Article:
For the steroid era, you can’t just forget that it happened. I think a neutral mention of it would be fine, especially since at least two of our star players were involved. The HOF players should get their own corner of the room for their era or a couple glass cases to showcase their accomplishments. The DH players should be there, especially since Finley pushed it. It may not be a position, but it’s a job.
For kids, I think a picture booth with period costumes/uniforms/backgrounds would be neat. Some interactive exhibits like a batting cage and pitch speed gun. A guess the player, showing pictures of players from all eras. A trivia sheet with questions that could be answered by going through the museum.
I’m sure I’ll think of more things as soon as I post this. 🙂
For any baseball museum, as to steroid-era players: Don’t give them any special treatment. During that era mlb and Selig, the owners and front offices, the managers and coaches and trainers, the writers, the players generally, and the fans — in decreasing order of culpability — treated them simply as players, The real question, I guess, is where and how to address the steroid era at all. The simplest graph of it I’ve ever seen charts the number of 40 HR hitters per years.
Address the steroid era? How about a big picture of the Bash Brothers with a caption saying “Trailblazers”
ML Great Idea ! – Hope something like this happens for all of us.
I’m thinking a designated wall covered in “back acne” that could also serve as a rock climbing wall for the kids. It would pay tribute to the steroid era, be educational AND fun!
I want to see a Bay Area Baseball Museum, because there’s too much good stuff around here to leave out. Of course there’s dedicated space to the A’s and Giants (we’ll take the high road), but other Bay Area greats who played elsewhere (F Robinson, DiMaggio, Rollins etc.), PCL teams, minor leagues, and great amateur teams and programs.
I can’t talk to specific layout until I have a building, but I like the ML plan for the BABHOF (Bay Area Baseball Hall of Fame). In fact I’d really like to see a Virtual Reality center that would put me in the center of the field with the team of my choice. I could bat against Lefty O’Doul at Oaks Park or Turn a Double Play with Mike Gallego at Seals Stadium. Hopefully this would also bring in some tech dollars.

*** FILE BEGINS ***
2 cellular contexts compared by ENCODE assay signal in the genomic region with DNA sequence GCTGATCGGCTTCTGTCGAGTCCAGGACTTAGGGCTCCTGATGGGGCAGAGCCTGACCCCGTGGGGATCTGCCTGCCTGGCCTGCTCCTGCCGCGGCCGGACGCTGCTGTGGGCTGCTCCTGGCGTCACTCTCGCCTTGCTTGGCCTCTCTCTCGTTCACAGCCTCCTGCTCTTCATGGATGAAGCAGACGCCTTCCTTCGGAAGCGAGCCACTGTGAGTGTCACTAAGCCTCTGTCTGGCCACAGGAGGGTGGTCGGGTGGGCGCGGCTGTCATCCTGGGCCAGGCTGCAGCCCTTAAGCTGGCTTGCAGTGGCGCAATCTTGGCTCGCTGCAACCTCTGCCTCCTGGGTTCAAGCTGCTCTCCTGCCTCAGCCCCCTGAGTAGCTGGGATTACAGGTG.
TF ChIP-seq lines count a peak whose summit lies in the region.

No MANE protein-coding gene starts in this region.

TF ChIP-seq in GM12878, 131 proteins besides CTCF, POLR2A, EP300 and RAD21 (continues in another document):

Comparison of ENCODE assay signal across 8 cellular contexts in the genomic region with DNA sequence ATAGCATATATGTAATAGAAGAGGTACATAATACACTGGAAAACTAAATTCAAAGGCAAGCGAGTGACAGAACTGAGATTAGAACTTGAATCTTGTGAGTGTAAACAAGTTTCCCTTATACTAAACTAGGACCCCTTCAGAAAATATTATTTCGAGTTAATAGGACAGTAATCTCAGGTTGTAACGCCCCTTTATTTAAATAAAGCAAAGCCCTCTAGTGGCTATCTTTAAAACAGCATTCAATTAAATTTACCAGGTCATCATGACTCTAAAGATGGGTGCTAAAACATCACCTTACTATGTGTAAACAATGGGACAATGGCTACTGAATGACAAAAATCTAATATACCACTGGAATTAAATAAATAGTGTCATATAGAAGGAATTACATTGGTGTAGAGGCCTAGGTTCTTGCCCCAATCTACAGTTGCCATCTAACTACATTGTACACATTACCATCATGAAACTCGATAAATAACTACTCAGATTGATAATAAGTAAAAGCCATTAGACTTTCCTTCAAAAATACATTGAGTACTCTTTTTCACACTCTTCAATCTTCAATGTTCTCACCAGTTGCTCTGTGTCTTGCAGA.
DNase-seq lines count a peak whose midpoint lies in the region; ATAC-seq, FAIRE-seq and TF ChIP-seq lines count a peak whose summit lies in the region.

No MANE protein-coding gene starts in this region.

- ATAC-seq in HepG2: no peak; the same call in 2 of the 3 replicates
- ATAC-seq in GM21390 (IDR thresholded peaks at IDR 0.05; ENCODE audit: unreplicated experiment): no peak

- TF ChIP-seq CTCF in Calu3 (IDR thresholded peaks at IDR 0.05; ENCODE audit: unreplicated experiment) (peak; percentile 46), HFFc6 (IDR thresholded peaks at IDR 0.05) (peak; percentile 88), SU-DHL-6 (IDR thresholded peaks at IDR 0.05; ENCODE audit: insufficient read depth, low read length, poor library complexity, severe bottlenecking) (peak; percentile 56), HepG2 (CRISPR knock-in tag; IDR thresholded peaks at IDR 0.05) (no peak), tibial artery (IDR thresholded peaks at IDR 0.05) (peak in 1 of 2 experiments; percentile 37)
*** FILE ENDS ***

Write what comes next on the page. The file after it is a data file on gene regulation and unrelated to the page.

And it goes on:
There should be a room dedicated to Shooty Babbit’s suits.
In exchange for the SJ TR rights the A’s must open this bay area baseball museum that prominently features the Giants.
Get Lew Wolff on the phone!!
Kinda disappointed with all the “this ownership never promotes the past, the legacy, the history of the franchise” comments we hear, no one else has stepped forward with their museum ideas.
I shall accept your challenge 😛 haha. Accusing ownership of NEVER promoting the history of the franchise is, I agree, certainly unwarranted, as my experience at yesterday’s Throwback Thursdays game can attest to (and a great win that was, btw. Go A’s!). Its unfortunate that all the positive things that the ownership HAS been doing to celebrate the franchise gets lost in all the negativity surrounding the ballpark issue and our failures on the field.
That being said however, there still is room for improvement. Having these one-off promotions and throwback nights can only celebrate so much. What the A’s currently lack (and have seemingly shown disinterest in) is some form of permanent, comprehensive displays and/or exhibits commemorating their history.
All these museum ideas are definitely a step in the right direction, and I understand that most of them are probably intended to be, or more appropriate for implementing in a new ballpark/separate location. But that doesn’t mean ownership can’t take any of these actions now. There are plenty of relatively simple things LW/JF can do right now to better celebrate the franchise, without breaking the bank.
I recall ML’s post a while back about “sprucing up” the Coliseum (https://newballpark.org/2011/08/16/sprucing-up-the-girl/); temporary banners and/or murals that chronicle significant moments in A’s history, or something similar to what they’ve done for the new STH entrance, applied to the entire park could be one option that would also carry the added benefit of improving (even if ever so slightly) the overall aesthetic appeal of the Coliseum.
Another idea could be to convert an unused suite or event space into a sort of mini-museum. Granted, I’m not knowledgeable enough to know what the cost and feasibility of creating such a place would be, but I think it would be a pretty cool idea. The team could display trophies and other various types of memorabilia. They could even charge a small admission fee to generate some extra revenue if need be. Once a new ballpark opens, the museum could be easily transplanted into a new space there, if they wish to do so.